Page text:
By Stephanie Ornelas
“The reason I call it story breaking is [because] you’re cracking the story open. So anytime I need to crack open a story, I use some version of this.” Seasoned showrunner and screenwriter Dara Resnik (Pushing Daisies, Daredevil, Jane the Virgin) said this to Sundance Collab members after sharing her season grid and outlines during Sundance Collab’s Master Class: How to Break a Story with Dara Resnik. Resnik has been writing and producing television for nearly two decades — most recently she co-created Home Before Dark for Apple TV+ — and in between projects, she teaches the next generation of writers in USC’s Peter Stark Producing Program and the John Wells Division of Writing for Screen & Television. She was also a creative advisor for Sundance Institute’s 2021 and 2022 Episodic Labs, and during this Collab course, class was definitely in session.
“Our brains are wired for narrative. Story is a really important part of who we are as people. We enjoy our food more when we know where it came from, we enjoy a painting more when we understand where that piece of artwork came to be,” explains Resnik.
She goes on to explain how storytelling in film can be such a crucial educational tool for so many, including those in marginalized communities who are demanding change. For example, in countries where women’s rights are being suppressed, film has allowed women to see what life is like in communities outside of their own where women have more rights than they do.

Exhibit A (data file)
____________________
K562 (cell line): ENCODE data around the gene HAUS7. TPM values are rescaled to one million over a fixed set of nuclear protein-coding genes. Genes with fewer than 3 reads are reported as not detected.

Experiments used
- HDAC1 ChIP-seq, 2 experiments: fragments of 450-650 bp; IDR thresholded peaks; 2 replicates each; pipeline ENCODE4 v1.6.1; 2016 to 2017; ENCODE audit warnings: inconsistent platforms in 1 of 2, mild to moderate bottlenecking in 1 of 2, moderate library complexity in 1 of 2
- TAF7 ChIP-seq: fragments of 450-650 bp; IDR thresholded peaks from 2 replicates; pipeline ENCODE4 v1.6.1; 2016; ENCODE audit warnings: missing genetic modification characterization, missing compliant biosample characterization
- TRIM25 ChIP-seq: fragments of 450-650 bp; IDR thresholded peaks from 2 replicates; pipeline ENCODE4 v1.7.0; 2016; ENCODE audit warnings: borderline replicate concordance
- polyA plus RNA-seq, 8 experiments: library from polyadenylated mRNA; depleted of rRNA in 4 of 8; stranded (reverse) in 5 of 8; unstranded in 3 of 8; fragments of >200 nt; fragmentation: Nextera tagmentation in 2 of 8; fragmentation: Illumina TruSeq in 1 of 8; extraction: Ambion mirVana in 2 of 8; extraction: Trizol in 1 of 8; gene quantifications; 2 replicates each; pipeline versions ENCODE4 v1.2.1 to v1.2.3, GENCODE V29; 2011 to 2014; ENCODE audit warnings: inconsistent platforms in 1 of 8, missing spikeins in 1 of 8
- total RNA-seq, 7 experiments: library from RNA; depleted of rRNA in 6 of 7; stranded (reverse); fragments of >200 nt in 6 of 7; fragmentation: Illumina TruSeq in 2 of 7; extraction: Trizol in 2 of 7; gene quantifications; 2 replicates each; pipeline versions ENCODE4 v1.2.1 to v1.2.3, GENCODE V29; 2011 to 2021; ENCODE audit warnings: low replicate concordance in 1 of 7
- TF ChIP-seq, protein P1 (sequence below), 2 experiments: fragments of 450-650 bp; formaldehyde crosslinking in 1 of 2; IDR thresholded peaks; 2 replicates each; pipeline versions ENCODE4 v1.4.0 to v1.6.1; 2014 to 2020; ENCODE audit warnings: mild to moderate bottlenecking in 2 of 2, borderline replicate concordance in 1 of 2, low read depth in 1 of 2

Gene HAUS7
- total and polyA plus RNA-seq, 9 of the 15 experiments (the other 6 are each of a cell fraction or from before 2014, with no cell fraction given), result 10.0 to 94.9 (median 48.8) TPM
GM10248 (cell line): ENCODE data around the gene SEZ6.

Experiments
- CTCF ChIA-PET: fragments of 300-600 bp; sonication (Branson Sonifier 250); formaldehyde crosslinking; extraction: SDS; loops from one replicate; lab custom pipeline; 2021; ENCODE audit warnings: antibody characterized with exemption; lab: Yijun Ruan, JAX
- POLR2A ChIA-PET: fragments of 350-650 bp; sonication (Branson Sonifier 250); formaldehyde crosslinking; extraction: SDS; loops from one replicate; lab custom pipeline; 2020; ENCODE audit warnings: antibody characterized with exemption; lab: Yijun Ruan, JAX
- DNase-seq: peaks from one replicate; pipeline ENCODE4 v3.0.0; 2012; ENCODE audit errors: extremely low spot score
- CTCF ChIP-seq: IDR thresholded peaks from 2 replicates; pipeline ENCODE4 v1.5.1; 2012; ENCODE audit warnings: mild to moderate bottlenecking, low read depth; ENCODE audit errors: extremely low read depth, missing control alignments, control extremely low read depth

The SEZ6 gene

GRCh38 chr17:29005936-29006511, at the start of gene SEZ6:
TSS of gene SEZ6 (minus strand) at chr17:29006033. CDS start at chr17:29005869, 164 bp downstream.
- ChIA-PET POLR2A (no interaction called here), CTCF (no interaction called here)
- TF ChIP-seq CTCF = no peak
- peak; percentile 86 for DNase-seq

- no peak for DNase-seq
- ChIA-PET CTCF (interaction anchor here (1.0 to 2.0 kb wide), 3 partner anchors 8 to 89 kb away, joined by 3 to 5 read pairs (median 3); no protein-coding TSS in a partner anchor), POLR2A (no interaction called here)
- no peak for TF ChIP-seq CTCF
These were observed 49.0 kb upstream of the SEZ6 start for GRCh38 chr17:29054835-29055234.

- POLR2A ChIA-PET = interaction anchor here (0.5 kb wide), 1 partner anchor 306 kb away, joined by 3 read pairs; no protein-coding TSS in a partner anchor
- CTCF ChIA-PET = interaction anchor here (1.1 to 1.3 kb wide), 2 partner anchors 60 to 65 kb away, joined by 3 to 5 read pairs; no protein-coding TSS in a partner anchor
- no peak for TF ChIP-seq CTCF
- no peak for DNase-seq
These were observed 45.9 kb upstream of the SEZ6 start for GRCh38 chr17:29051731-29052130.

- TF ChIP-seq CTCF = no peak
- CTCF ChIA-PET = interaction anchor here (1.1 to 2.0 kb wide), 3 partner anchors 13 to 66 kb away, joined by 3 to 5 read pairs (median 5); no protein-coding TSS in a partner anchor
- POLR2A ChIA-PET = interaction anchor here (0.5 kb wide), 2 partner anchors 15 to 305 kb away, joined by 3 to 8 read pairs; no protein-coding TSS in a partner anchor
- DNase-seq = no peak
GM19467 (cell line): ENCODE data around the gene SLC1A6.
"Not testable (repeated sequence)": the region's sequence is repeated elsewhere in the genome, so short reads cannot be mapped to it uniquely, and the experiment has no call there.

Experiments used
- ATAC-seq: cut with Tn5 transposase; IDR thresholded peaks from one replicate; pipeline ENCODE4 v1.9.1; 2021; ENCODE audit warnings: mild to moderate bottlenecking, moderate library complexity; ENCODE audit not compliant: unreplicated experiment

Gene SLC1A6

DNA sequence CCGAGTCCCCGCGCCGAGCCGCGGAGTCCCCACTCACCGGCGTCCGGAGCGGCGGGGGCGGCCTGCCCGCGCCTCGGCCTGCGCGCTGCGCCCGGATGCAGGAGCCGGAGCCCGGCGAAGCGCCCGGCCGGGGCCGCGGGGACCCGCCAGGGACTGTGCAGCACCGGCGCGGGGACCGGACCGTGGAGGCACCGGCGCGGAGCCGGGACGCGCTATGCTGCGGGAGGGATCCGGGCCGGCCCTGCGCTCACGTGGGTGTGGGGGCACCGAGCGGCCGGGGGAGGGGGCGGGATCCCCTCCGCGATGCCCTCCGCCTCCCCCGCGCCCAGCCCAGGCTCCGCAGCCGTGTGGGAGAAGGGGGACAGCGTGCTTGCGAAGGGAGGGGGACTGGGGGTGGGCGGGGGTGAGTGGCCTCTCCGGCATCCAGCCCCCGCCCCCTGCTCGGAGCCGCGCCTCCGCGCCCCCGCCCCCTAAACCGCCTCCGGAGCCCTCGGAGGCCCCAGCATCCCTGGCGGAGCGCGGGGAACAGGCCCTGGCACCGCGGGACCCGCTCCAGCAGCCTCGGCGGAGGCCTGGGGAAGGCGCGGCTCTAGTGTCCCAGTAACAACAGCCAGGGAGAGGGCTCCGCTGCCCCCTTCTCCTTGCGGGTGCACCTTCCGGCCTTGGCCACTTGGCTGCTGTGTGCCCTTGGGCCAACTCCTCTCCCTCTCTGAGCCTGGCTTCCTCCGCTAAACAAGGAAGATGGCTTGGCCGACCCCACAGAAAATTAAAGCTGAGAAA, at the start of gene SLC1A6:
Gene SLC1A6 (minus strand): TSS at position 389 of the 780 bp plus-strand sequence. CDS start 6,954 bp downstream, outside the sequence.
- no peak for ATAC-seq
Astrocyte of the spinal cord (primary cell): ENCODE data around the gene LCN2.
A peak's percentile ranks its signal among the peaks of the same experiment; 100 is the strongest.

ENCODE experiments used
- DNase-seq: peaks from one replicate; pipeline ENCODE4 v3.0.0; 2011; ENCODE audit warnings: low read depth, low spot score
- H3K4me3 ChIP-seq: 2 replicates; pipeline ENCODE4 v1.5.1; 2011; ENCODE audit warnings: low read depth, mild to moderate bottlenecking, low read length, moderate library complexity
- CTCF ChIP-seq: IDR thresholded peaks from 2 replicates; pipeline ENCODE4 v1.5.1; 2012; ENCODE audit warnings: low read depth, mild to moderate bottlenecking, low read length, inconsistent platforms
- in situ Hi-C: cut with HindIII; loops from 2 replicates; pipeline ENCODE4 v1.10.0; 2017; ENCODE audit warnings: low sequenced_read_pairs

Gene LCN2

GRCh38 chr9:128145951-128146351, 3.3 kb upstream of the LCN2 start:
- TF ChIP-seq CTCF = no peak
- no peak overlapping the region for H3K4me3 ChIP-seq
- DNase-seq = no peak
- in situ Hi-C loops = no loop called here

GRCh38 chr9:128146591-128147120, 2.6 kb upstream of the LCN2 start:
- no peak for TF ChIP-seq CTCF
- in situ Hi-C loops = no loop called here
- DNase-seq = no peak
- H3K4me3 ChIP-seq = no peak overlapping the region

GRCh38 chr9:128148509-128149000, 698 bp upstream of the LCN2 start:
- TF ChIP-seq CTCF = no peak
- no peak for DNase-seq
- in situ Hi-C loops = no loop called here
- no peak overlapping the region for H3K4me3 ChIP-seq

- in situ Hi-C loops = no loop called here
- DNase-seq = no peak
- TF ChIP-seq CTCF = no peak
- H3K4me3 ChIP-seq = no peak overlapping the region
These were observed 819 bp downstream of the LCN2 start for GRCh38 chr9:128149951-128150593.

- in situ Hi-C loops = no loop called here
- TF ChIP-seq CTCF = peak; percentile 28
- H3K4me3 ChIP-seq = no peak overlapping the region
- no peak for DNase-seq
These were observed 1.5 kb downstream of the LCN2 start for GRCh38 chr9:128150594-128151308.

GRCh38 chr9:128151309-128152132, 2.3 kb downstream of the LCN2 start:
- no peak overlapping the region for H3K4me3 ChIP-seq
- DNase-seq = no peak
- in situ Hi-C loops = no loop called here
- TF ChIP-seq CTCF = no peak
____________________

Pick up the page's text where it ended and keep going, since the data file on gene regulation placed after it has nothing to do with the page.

“On a macro level, I’ve been all over the world teaching. I’ve taught for the Middle East Media Initiative where I met women from Saudi Arabia who said they believe that they have the right to drive now because of the content that they were able to access. […] So, the stories that we tell are important and accessible globally at this point, and we have to take that craft seriously.”
Using the Netflix series Stranger Things as an example, Resnik walked Collab members through the process of breaking a story, mapping out character and story arcs, and crafting a scene, all while answering questions from participants in between. And while Resnik did not write for the popular series herself, she explains, “I like to teach Stranger Things because they have individual storylines. My guess is part of that has to do with the fact that they were shooting with kids. It makes it a relatively, I wouldn’t say easy show to break, but it’s one where you can break out the storylines and understand how to break out separate storylines that then intertwine with one another. And it’s a show that a lot of people have seen.”
Building her own virtual writers room with some Collab members acting as virtual panelists, Resnik broke down and examined story grids and layouts that she uses personally throughout her own writing process.
Here are just a few takeaways from the three-and-a-half-hour Master Class. Remember, you can access a full recording and many other Collab courses with a Sundance Collab membership.
The power of the writers room
Character development was a huge topic of Resnik’s course, and she talked a lot about how crucial it is that viewers can familiarize themselves with the characters of the story. That success comes from the writers room — sharing ideas and having an open mind.